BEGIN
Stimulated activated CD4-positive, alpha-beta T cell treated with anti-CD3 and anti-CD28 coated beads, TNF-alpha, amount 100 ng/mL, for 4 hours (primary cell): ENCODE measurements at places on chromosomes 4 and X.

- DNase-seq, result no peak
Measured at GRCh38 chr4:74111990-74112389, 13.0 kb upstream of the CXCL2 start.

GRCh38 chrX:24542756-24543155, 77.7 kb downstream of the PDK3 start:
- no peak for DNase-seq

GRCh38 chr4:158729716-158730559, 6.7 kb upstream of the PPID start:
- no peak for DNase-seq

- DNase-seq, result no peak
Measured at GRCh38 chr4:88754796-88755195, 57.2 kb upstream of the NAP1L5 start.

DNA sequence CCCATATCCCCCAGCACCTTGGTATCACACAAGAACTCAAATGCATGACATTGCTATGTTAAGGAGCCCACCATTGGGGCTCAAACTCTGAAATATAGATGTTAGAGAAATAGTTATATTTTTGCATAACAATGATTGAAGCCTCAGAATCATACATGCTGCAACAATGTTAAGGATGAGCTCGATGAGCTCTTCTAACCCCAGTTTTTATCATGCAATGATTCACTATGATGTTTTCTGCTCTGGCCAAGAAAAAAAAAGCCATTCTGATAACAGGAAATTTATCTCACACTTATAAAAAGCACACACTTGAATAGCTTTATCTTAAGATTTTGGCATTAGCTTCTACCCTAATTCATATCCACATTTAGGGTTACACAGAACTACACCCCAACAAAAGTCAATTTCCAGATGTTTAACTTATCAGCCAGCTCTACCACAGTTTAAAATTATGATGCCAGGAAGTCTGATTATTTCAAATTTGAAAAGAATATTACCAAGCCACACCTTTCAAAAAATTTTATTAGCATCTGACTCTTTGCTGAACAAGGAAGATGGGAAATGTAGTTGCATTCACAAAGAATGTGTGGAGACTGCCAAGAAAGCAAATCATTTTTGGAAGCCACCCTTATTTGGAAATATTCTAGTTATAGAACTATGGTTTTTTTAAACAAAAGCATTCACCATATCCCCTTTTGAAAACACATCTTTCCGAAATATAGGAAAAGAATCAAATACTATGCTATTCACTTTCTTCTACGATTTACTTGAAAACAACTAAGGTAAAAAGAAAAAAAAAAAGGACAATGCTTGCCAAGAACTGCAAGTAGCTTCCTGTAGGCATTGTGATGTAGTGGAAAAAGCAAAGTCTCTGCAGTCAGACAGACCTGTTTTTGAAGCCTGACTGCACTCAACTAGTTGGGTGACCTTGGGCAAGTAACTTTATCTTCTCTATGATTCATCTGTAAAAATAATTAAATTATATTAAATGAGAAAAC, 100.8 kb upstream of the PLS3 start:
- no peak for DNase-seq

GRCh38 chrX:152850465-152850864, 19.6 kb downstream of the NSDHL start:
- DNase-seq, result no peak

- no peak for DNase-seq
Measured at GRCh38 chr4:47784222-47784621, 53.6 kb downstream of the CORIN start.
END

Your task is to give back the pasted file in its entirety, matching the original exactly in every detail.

Stimulated activated CD4-positive, alpha-beta T cell treated with anti-CD3 and anti-CD28 coated beads, TNF-alpha, amount 100 ng/mL, for 4 hours (primary cell): ENCODE measurements at places on chromosomes 4 and X.

- DNase-seq, result no peak
Measured at GRCh38 chr4:74111990-74112389, 13.0 kb upstream of the CXCL2 start.

GRCh38 chrX:24542756-24543155, 77.7 kb downstream of the PDK3 start:
- no peak for DNase-seq

GRCh38 chr4:158729716-158730559, 6.7 kb upstream of the PPID start:
- no peak for DNase-seq

- DNase-seq, result no peak
Measured at GRCh38 chr4:88754796-88755195, 57.2 kb upstream of the NAP1L5 start.

DNA sequence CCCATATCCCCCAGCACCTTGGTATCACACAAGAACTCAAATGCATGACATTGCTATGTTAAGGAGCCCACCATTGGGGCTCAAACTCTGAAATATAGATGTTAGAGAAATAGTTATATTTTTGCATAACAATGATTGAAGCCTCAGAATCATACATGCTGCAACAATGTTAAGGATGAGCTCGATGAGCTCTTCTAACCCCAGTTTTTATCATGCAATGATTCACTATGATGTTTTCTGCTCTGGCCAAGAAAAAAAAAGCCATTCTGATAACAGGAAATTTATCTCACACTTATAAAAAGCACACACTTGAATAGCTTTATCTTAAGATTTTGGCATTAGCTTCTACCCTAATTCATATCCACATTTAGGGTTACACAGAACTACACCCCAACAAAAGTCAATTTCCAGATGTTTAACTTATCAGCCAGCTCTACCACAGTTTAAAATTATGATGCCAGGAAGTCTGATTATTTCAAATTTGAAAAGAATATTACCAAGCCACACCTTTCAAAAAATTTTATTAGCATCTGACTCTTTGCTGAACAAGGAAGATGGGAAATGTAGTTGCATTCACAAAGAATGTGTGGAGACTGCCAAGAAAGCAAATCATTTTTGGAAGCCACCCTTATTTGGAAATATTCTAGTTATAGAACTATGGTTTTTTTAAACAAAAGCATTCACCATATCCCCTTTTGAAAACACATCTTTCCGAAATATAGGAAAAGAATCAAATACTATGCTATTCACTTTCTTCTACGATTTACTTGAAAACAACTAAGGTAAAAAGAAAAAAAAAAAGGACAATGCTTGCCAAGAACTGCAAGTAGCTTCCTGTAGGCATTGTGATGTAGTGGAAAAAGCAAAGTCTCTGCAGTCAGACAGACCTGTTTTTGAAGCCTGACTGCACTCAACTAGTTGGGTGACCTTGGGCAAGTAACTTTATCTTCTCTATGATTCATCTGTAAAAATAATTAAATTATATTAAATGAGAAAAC, 100.8 kb upstream of the PLS3 start:
- no peak for DNase-seq

GRCh38 chrX:152850465-152850864, 19.6 kb downstream of the NSDHL start:
- DNase-seq, result no peak

- no peak for DNase-seq
Measured at GRCh38 chr4:47784222-47784621, 53.6 kb downstream of the CORIN start.